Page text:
Group Tour Media

  • GTM 2018 Survey SPLT LB June 2018

Nebraska itinerary: Sandhill cranes and cultural museums converge in Kearney


For six weeks, from late February to early April, more than 80 percent of the world’s population of sandhill cranes converges on Nebraska’s Platte River. The spring migration population of sandhill cranes in the Central Nebraska Flyway is estimated at 650,000, and the Kearney area offers a wide variety of crane viewing experiences, such as a stop at Fort Kearny State Recreation Area.

While in Kearney, take in its culture, from cars to firefighting heritage, with this two-day itinerary provided by Kearney Visitors Bureau.

Day One
Have lunch at a local establishment.

Museum of Nebraska Art in Kearney NebraskaPhoto: Creative Commons

Museum of Nebraska Art, Kearney, Neb.

Visit the Museum of Nebraska Art. View Nebraska through 175 years of great art from the 19th century to the contemporary scene. Located in a 1911 Renaissance Revival building, the museum is home to the official art collection of the State of Nebraska. Visit the Anne Thorne Weaver Museum Shop, stocked with gift ideas. Spend time in the Hillegass Sculpture Garden.

Check out the Classic Car Collection, the best public car attraction between Chicago and Denver. It includes nearly 200 vintage automobiles from the early 1900s to the 1990s. The attraction includes multimedia displays throughout.

Stop at Fort Kearny State Historical Park, built to protect Overland Trail travelers. The park was a home station for the Pony Express, an outfitting depot for Indian campaigns and a home of the Pawnee Scouts. An interpretive center, a blacksmith-carpenter shop, and a powder magazine and split log stockade tell the exciting story.

Watch the sunset at Fort Kearny State Recreation Area. Come a half-hour early to view the cranes from an old railroad bridge that spans the Platte River. The bridge is part of a 1.4-mile trail, a 300-yard walk from the parking area, and offers great views of the river anytime of the day. The recreation area also offers seven small lakes, camping and other wildlife viewing opportunities.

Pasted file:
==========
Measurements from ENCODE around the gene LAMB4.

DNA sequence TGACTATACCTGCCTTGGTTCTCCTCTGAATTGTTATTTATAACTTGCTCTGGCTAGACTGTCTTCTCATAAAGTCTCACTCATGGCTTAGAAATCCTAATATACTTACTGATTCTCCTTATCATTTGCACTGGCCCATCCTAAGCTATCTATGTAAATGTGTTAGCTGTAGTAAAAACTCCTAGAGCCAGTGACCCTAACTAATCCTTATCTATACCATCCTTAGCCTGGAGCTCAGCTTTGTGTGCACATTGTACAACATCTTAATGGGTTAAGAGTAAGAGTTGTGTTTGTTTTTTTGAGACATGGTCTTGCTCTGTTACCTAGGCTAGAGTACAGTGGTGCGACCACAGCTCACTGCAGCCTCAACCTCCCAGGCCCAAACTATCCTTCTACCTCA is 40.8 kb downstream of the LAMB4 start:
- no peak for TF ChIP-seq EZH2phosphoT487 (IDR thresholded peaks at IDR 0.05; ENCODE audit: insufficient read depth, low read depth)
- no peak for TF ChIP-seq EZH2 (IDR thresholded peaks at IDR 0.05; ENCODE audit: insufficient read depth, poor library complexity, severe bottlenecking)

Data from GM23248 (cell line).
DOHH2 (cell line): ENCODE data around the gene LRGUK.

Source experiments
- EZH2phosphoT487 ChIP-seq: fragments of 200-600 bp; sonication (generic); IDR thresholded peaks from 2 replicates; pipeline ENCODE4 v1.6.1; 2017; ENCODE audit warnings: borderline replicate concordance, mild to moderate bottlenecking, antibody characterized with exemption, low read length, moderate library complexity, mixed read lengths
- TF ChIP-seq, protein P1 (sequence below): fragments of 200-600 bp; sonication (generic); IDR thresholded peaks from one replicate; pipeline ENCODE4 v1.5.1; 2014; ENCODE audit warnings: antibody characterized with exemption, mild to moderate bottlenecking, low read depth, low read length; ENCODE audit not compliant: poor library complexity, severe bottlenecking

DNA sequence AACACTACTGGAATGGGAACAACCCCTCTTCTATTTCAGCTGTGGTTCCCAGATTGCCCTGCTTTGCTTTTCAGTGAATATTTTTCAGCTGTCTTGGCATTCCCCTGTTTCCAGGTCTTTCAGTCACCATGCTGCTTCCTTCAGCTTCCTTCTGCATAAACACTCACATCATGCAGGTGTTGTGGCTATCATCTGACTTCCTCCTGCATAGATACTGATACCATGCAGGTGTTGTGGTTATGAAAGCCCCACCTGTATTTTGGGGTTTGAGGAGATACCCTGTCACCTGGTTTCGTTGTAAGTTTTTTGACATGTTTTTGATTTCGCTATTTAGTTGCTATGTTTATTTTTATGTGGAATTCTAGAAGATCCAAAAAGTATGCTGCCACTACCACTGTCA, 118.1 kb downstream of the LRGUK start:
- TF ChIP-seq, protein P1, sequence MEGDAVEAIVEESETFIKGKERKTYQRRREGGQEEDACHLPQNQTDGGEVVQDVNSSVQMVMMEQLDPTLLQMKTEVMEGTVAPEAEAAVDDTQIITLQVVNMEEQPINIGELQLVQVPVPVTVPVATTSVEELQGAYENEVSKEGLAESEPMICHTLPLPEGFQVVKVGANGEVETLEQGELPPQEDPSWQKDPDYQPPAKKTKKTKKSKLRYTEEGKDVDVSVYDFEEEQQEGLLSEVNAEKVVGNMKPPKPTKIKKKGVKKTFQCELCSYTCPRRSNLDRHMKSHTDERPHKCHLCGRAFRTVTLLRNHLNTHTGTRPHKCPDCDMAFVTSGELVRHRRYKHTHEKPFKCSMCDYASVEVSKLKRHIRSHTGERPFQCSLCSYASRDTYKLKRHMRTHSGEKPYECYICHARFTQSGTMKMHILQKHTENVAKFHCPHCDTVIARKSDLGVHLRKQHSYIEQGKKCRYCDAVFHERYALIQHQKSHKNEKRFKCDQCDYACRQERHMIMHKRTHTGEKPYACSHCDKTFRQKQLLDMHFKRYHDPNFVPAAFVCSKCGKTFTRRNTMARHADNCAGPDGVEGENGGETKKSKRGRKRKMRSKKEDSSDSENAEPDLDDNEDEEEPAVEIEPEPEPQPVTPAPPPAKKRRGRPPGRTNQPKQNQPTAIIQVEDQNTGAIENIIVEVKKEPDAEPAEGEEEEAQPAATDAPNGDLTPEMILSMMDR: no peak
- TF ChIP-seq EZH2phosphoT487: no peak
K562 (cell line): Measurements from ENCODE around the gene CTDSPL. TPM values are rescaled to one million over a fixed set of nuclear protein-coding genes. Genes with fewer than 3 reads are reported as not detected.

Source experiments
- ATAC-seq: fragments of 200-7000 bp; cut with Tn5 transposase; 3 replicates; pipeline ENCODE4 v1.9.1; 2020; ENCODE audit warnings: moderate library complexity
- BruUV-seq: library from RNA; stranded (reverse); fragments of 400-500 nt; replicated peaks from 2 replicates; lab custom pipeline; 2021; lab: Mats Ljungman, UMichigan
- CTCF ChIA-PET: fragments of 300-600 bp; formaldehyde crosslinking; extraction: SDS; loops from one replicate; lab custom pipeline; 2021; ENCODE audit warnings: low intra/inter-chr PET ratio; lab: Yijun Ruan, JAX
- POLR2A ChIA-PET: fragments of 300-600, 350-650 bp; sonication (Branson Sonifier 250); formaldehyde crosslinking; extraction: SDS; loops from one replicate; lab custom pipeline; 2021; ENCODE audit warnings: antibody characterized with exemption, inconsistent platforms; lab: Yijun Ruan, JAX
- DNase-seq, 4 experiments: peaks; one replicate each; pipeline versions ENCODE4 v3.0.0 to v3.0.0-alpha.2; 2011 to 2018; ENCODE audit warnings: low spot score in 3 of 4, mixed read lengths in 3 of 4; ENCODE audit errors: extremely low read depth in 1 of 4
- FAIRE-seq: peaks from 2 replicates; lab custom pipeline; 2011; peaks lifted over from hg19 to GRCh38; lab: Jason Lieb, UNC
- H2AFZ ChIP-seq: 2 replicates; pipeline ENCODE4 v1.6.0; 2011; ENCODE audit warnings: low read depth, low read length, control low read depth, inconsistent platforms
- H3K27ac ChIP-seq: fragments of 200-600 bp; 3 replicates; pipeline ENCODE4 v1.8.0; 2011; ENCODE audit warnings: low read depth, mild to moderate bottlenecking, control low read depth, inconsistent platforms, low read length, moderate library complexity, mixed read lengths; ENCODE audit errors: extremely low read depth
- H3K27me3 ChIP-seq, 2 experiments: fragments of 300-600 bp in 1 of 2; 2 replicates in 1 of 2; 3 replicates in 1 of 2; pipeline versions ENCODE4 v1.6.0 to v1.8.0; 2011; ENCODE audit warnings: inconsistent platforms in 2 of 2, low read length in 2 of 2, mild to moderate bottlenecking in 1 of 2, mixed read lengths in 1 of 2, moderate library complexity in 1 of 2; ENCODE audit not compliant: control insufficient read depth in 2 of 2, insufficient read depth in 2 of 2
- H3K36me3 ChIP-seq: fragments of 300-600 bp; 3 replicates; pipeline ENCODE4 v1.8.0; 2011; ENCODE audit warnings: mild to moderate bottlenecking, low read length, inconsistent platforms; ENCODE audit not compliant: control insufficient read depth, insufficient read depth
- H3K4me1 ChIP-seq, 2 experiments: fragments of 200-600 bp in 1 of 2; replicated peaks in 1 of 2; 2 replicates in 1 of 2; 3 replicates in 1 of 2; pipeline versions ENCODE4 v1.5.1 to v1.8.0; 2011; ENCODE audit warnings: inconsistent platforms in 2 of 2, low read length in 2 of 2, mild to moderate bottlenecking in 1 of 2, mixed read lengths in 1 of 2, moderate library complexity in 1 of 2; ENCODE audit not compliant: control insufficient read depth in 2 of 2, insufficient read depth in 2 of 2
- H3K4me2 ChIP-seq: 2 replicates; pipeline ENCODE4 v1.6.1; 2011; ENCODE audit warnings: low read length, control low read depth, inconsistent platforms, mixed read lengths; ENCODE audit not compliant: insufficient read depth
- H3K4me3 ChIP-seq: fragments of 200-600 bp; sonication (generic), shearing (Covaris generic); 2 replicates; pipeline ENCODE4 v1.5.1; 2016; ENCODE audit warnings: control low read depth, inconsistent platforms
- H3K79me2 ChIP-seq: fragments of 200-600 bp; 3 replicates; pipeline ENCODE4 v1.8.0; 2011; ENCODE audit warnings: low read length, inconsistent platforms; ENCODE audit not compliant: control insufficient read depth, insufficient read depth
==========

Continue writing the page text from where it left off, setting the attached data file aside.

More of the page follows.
Eat dinner at a local establishment.

Day Two
Have breakfast at the hotel.

Reconstructed building, Fort Kearny State Historical Park, Kearney, NebraskaPhoto: Chris Light

Reconstructed building, Fort Kearny State Historical Park, Kearney, Neb.

Visit Iain Nicolson Audubon Center at Rowe Sanctuary for a guided blind tour. Rowe’s viewing blinds are strategically placed along the Platte River to provide excellent views of the sandhill cranes while they are on their river roost. Tours are available in the morning and in the evening. This particular tour lasts about two hours and is led by trained guides.

Join the 1.5 million visitors who have experienced the nation’s westward expansion through the eyes of those who lived it. Spanning 310 feet over Interstate 80, The Archway presents 170 years of America’s westward movement through detailed displays and harrowing stories. The group can walk over one of America’s busiest interstate highways.

Have lunch at a local establishment.

Stop at Nebraska Firefighters Museum & Education Center, located next to The Archway. The Nebraska Firefighters Museum is designed to provide a place that safeguards and preserves Nebraska’s firefighting heritage and to educate groups about fire prevention.

Visit the Trails and Rails Museum. Trace the history of the great transportation ruts through Buffalo County on a site where the Mormon Trail, Union Pacific Railroad and Lincoln Highway once passed. In addition to the Union Pacific steam engine and archives of the area, displays include an 1898 depot and church, the 1880s Loup River Freighters Hotel and an 1871 schoolhouse. 

Kearney Visitors Bureau


Leave A Reply